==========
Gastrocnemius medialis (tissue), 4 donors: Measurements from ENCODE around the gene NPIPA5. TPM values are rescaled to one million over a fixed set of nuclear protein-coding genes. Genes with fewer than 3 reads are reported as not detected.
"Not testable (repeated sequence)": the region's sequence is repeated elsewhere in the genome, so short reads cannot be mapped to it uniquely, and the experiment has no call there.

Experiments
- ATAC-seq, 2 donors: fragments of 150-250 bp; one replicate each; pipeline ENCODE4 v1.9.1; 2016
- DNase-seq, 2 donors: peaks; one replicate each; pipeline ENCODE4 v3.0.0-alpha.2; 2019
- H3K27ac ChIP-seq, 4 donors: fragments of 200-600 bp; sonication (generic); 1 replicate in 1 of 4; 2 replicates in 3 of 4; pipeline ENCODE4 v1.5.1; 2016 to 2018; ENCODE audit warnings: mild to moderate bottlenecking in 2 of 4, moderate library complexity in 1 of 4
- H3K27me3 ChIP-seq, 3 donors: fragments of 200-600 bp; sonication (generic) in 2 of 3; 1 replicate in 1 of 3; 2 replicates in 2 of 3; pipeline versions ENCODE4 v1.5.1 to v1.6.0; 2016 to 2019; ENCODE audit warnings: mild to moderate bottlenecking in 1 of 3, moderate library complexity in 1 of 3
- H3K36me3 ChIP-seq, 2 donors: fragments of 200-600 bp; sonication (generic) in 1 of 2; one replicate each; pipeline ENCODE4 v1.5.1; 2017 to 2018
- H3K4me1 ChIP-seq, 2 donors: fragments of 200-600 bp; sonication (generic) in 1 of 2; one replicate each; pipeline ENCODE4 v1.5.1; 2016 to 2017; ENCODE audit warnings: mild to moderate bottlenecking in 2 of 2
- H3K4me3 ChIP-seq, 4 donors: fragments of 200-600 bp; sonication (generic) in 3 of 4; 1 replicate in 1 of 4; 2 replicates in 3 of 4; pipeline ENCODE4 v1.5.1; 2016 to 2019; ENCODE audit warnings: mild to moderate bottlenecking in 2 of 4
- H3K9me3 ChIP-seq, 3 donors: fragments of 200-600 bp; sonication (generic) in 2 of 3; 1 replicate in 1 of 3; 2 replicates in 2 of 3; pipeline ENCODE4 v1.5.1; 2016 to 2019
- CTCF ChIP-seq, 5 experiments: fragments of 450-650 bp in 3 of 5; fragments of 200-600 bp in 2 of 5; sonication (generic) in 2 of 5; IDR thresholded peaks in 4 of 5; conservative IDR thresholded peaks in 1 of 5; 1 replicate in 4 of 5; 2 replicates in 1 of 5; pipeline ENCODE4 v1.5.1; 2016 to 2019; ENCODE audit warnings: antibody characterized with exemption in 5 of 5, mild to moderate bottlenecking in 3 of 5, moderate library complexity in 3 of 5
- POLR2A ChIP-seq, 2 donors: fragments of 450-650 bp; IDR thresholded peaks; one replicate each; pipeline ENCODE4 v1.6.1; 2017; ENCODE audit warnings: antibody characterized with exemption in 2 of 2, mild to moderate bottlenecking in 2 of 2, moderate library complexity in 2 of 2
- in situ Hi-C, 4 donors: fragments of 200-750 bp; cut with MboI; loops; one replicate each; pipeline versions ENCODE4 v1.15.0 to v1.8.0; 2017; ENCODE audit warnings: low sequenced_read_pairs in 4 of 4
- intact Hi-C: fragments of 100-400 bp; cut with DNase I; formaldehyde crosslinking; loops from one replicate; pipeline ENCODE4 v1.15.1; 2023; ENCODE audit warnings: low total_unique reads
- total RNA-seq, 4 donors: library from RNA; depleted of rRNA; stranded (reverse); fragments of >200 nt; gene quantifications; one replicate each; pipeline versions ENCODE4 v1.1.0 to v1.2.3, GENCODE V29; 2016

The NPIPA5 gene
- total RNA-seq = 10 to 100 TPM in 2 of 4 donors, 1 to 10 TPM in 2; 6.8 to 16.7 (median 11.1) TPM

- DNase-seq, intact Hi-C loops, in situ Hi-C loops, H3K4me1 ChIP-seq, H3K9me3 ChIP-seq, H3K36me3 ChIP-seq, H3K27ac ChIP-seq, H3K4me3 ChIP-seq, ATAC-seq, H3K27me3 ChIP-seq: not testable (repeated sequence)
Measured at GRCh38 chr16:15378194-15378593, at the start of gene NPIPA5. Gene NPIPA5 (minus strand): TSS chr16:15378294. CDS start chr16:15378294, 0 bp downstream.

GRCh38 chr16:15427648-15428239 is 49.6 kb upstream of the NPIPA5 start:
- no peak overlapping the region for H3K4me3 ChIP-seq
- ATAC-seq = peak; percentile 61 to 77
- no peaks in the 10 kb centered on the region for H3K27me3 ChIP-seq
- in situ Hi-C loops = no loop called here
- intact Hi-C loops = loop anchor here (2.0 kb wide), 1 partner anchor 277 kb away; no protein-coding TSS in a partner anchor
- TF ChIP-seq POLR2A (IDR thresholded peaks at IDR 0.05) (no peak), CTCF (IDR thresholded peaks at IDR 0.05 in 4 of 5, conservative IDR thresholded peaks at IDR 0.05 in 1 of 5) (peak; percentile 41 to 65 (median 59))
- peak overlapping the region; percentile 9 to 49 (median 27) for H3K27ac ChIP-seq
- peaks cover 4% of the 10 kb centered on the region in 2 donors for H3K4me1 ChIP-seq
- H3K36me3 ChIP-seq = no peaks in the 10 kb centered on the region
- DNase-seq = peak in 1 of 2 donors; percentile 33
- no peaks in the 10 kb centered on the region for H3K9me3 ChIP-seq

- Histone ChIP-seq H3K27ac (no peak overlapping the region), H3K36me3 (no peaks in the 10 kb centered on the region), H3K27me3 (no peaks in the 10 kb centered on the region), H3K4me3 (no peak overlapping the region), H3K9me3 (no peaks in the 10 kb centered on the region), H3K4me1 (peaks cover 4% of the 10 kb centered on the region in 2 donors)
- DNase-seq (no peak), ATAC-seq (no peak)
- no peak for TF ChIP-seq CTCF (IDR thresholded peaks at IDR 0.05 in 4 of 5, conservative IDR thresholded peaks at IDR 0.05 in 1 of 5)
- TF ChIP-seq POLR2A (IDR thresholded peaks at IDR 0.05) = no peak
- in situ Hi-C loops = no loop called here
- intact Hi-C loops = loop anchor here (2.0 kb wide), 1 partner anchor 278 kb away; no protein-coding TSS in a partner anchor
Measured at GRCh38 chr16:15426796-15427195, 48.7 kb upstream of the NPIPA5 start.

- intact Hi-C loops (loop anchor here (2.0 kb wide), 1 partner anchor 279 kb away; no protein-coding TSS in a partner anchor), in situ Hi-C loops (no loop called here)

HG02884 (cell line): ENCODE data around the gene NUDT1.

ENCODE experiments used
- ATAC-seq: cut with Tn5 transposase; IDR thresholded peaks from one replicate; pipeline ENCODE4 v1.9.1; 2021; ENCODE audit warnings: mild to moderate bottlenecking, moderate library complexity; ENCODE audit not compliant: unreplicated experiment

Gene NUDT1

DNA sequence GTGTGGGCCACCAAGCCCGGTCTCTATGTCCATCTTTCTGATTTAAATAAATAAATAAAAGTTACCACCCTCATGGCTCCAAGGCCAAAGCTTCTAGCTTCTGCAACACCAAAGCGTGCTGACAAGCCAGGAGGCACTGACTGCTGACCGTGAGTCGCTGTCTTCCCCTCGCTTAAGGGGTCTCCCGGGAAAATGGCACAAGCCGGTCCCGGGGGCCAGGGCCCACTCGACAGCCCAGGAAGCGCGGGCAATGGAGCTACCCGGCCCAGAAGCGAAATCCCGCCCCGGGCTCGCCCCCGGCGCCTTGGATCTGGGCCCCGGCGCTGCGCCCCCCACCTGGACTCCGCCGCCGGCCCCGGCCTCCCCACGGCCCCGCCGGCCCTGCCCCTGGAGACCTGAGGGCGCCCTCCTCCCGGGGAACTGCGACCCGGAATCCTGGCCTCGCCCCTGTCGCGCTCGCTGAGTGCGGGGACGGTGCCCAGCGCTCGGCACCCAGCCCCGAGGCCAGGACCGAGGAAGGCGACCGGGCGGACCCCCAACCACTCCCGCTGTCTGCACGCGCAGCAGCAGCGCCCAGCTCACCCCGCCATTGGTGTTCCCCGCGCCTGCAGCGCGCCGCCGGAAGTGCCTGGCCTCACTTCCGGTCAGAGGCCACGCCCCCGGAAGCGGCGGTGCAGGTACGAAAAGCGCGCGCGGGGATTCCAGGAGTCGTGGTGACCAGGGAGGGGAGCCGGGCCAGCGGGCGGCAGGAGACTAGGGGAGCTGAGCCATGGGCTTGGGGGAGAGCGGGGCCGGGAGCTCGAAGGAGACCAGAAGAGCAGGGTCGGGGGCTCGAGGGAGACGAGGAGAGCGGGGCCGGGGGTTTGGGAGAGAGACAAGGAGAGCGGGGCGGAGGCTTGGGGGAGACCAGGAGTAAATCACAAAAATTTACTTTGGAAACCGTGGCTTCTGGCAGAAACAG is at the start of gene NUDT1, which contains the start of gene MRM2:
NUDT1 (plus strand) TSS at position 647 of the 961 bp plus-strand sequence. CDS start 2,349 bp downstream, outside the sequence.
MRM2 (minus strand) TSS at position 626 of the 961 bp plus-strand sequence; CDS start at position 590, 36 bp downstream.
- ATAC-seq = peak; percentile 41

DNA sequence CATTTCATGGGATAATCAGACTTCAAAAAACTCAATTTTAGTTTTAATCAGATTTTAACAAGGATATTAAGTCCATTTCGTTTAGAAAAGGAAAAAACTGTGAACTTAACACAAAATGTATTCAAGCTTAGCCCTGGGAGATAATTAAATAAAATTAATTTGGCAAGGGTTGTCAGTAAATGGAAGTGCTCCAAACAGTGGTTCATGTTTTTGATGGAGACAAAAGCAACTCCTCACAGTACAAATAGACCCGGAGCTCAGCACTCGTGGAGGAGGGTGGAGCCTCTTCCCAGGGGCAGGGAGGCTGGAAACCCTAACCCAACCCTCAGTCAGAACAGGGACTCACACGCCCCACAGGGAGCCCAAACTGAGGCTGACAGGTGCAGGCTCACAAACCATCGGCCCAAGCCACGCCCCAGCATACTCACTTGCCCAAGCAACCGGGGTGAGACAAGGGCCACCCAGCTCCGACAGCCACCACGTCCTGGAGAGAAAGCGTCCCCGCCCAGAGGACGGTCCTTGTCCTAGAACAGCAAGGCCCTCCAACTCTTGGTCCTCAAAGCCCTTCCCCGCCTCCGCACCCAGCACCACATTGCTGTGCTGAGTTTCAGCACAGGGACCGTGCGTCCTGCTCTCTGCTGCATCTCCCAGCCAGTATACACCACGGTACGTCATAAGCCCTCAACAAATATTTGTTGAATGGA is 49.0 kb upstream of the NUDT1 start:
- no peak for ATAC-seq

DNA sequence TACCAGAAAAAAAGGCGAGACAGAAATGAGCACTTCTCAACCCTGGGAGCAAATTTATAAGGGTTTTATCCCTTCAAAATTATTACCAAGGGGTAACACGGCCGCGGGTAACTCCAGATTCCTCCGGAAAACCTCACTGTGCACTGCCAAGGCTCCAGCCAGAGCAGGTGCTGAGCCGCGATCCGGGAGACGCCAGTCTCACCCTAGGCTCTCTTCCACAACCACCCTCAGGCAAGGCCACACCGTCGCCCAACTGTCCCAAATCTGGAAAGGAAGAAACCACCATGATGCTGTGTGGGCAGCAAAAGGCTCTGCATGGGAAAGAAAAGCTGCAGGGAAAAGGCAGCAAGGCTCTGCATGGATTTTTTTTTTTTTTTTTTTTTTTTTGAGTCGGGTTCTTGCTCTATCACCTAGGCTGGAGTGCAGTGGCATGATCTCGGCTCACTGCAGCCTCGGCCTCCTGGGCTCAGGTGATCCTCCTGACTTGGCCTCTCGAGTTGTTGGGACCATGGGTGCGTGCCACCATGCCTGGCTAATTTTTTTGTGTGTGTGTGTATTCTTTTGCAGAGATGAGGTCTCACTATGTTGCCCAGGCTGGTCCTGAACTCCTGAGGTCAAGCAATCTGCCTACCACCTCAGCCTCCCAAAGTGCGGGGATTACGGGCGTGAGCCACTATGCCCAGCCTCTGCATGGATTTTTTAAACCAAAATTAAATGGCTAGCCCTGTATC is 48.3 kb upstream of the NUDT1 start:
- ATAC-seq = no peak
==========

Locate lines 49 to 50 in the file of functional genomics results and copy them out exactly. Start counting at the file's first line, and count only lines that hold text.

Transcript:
DNA sequence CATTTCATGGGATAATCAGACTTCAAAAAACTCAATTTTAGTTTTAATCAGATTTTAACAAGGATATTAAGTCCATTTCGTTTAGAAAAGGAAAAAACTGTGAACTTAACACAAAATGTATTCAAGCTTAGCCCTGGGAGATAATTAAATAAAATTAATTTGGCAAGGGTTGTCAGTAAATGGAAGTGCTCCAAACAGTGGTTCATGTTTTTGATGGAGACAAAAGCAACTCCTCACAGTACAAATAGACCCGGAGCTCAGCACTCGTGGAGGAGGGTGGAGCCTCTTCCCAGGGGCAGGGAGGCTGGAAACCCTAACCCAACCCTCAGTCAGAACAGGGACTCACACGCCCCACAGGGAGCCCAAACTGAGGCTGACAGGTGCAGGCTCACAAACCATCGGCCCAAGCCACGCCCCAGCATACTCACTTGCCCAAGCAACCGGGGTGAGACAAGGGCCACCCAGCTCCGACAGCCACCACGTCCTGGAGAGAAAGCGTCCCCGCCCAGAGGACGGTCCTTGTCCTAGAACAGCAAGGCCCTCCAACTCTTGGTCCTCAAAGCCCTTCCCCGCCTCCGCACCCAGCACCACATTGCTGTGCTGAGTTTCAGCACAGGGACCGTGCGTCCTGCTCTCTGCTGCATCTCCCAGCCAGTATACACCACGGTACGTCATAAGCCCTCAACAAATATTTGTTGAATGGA is 49.0 kb upstream of the NUDT1 start:
- no peak for ATAC-seq